Date Available


Year of Publication


Degree Name

Doctor of Nursing Practice

Committee Chair

Dr. Sheila Melander

Clinical Mentor

Sandra Reagan

Committee Member

Dr. Julianne Ossege


Purpose: The purpose of this study was to measure palliative care knowledge, attitudes, perceived empowerment, and familiarity of the Supportive Palliative Care Indicators Tool (SPICT) among critical care nurses and advanced practice providers (APPs) before and after viewing a web-based educational video on an adult medicine intensive care unit (MICU).

Methods: This study was a one group pre- and post- implementation assessment using a web-based educational video and electronic surveys. The population included critical care nurses and advanced practice providers (APPs). This study spanned the timeframe between January 2022 and March 2022.

Results: Paired t-tests comparing pre-intervention and post-intervention results were used. There was a significant increase in familiarity with intention to use the SPICT after the intervention (p < 0.001). Based on a potential range of 1-4, with higher scores reflecting more agreement, participant means increased from 2.19 (SD = 0.52) in the pre-education survey to 3.00 (SD = 0.57) in the post. There was no change in palliative care knowledge (p = 0.67), attitudes (p = 0.063) and perceived empowerment (p = 0.454) between pre-intervention and post-intervention results. However, baseline measures for these variables were already satisfactory based on pre-test findings.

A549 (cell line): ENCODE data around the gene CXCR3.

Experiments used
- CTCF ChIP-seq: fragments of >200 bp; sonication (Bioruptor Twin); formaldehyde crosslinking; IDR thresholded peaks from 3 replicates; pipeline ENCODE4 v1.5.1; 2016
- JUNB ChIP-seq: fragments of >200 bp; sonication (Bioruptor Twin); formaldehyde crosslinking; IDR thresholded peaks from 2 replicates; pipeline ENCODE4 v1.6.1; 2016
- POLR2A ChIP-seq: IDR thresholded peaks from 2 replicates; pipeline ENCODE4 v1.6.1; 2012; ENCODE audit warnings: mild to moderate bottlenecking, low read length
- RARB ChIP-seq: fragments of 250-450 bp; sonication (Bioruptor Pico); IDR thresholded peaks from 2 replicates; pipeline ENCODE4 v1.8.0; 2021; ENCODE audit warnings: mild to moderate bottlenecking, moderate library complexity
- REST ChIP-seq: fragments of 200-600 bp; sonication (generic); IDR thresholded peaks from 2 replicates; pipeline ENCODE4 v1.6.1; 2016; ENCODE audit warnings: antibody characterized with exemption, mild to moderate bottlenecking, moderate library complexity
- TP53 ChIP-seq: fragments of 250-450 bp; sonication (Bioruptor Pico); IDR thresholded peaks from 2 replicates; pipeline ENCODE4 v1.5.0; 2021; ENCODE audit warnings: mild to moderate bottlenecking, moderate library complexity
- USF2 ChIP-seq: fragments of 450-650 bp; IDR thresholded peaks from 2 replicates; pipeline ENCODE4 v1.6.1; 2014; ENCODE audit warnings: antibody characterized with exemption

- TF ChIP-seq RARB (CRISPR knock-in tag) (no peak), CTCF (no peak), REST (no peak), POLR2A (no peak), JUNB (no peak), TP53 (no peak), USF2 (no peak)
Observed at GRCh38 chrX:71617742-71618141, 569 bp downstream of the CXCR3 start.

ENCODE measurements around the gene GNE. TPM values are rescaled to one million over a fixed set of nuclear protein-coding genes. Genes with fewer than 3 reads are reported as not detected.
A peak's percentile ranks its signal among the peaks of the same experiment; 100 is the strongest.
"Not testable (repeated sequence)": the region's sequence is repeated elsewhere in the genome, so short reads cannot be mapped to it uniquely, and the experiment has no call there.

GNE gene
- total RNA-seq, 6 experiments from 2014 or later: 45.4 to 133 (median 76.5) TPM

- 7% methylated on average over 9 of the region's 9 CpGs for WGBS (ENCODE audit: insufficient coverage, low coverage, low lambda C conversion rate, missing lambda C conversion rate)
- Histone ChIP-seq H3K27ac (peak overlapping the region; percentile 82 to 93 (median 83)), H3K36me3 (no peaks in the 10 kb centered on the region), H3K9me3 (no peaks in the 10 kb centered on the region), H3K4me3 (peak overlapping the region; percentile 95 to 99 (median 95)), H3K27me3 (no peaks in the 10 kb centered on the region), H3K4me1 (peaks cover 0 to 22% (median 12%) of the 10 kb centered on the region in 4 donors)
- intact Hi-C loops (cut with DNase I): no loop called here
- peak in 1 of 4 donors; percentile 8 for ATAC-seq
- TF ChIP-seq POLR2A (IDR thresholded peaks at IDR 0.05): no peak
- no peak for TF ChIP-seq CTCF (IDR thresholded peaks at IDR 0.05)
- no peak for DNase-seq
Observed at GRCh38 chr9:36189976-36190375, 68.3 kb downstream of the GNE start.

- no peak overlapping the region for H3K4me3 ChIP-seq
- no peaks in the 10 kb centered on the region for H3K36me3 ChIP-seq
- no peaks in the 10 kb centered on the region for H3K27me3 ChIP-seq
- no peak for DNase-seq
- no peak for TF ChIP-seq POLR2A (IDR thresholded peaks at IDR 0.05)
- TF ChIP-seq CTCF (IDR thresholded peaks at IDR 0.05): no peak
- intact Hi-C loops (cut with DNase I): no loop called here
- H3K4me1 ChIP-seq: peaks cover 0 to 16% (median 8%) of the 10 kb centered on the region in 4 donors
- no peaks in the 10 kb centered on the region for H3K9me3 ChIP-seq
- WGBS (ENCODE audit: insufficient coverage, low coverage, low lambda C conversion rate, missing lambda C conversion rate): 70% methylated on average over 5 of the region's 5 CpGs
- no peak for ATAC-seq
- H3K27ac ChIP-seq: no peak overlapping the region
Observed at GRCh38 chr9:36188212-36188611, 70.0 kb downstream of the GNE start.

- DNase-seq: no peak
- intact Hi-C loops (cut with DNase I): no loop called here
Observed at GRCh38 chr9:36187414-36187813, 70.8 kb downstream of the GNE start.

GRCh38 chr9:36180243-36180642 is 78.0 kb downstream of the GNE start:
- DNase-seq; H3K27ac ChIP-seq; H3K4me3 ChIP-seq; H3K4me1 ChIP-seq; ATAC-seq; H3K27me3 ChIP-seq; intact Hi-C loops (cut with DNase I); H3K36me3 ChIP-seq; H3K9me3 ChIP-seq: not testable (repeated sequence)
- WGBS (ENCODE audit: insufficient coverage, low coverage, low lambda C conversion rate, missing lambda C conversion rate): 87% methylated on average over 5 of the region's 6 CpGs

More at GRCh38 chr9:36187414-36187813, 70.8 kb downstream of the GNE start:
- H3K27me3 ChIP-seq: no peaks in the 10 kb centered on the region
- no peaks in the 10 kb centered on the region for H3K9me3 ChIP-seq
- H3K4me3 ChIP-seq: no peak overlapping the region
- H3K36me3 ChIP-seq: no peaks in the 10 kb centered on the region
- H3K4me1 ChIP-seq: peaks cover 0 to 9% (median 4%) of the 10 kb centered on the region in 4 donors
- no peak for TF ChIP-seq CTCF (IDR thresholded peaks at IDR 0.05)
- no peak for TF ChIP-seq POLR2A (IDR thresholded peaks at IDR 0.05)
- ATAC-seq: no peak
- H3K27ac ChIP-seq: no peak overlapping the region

Conclusion: Our population is aging and requiring more critical care resources. Palliative care is an important medical service that helps patients manage chronic and acute illnesses. This project showed web-based education may be a feasible way to education bedside nurses and APPs on palliative care and screening tools.